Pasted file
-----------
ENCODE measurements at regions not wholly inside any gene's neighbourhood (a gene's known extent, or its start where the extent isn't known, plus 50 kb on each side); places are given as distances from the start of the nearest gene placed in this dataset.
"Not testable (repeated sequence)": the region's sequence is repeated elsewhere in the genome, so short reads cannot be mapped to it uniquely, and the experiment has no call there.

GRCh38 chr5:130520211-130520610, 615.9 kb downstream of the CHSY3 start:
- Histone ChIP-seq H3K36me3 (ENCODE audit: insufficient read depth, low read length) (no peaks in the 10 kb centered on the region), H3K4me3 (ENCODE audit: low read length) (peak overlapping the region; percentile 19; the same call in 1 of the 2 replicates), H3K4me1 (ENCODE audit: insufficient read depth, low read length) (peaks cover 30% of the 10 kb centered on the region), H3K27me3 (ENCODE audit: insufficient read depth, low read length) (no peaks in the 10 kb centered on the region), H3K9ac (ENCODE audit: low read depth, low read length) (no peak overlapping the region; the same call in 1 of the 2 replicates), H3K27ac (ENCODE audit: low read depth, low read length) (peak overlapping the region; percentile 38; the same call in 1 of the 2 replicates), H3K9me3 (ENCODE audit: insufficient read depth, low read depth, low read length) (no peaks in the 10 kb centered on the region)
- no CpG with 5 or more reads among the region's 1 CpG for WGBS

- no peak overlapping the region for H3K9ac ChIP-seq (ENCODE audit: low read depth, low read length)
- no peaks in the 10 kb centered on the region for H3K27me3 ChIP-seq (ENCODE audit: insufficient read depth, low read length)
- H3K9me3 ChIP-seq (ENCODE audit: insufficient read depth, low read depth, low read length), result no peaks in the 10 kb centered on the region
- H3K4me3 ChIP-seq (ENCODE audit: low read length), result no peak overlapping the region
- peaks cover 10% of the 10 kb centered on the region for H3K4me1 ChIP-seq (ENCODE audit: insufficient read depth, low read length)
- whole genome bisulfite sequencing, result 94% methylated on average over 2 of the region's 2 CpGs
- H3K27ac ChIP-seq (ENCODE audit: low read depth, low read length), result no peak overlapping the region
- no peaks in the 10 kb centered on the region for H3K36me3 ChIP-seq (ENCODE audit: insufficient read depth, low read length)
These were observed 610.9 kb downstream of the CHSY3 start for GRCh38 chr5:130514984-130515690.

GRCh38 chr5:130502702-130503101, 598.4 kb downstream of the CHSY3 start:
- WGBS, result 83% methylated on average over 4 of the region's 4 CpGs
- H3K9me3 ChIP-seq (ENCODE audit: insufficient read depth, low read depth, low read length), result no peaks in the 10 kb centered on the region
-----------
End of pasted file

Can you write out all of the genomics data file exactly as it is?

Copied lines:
ENCODE measurements at regions not wholly inside any gene's neighbourhood (a gene's known extent, or its start where the extent isn't known, plus 50 kb on each side); places are given as distances from the start of the nearest gene placed in this dataset.
"Not testable (repeated sequence)": the region's sequence is repeated elsewhere in the genome, so short reads cannot be mapped to it uniquely, and the experiment has no call there.

GRCh38 chr5:130520211-130520610, 615.9 kb downstream of the CHSY3 start:
- Histone ChIP-seq H3K36me3 (ENCODE audit: insufficient read depth, low read length) (no peaks in the 10 kb centered on the region), H3K4me3 (ENCODE audit: low read length) (peak overlapping the region; percentile 19; the same call in 1 of the 2 replicates), H3K4me1 (ENCODE audit: insufficient read depth, low read length) (peaks cover 30% of the 10 kb centered on the region), H3K27me3 (ENCODE audit: insufficient read depth, low read length) (no peaks in the 10 kb centered on the region), H3K9ac (ENCODE audit: low read depth, low read length) (no peak overlapping the region; the same call in 1 of the 2 replicates), H3K27ac (ENCODE audit: low read depth, low read length) (peak overlapping the region; percentile 38; the same call in 1 of the 2 replicates), H3K9me3 (ENCODE audit: insufficient read depth, low read depth, low read length) (no peaks in the 10 kb centered on the region)
- no CpG with 5 or more reads among the region's 1 CpG for WGBS

- no peak overlapping the region for H3K9ac ChIP-seq (ENCODE audit: low read depth, low read length)
- no peaks in the 10 kb centered on the region for H3K27me3 ChIP-seq (ENCODE audit: insufficient read depth, low read length)
- H3K9me3 ChIP-seq (ENCODE audit: insufficient read depth, low read depth, low read length), result no peaks in the 10 kb centered on the region
- H3K4me3 ChIP-seq (ENCODE audit: low read length), result no peak overlapping the region
- peaks cover 10% of the 10 kb centered on the region for H3K4me1 ChIP-seq (ENCODE audit: insufficient read depth, low read length)
- whole genome bisulfite sequencing, result 94% methylated on average over 2 of the region's 2 CpGs
- H3K27ac ChIP-seq (ENCODE audit: low read depth, low read length), result no peak overlapping the region
- no peaks in the 10 kb centered on the region for H3K36me3 ChIP-seq (ENCODE audit: insufficient read depth, low read length)
These were observed 610.9 kb downstream of the CHSY3 start for GRCh38 chr5:130514984-130515690.

GRCh38 chr5:130502702-130503101, 598.4 kb downstream of the CHSY3 start:
- WGBS, result 83% methylated on average over 4 of the region's 4 CpGs
- H3K9me3 ChIP-seq (ENCODE audit: insufficient read depth, low read depth, low read length), result no peaks in the 10 kb centered on the region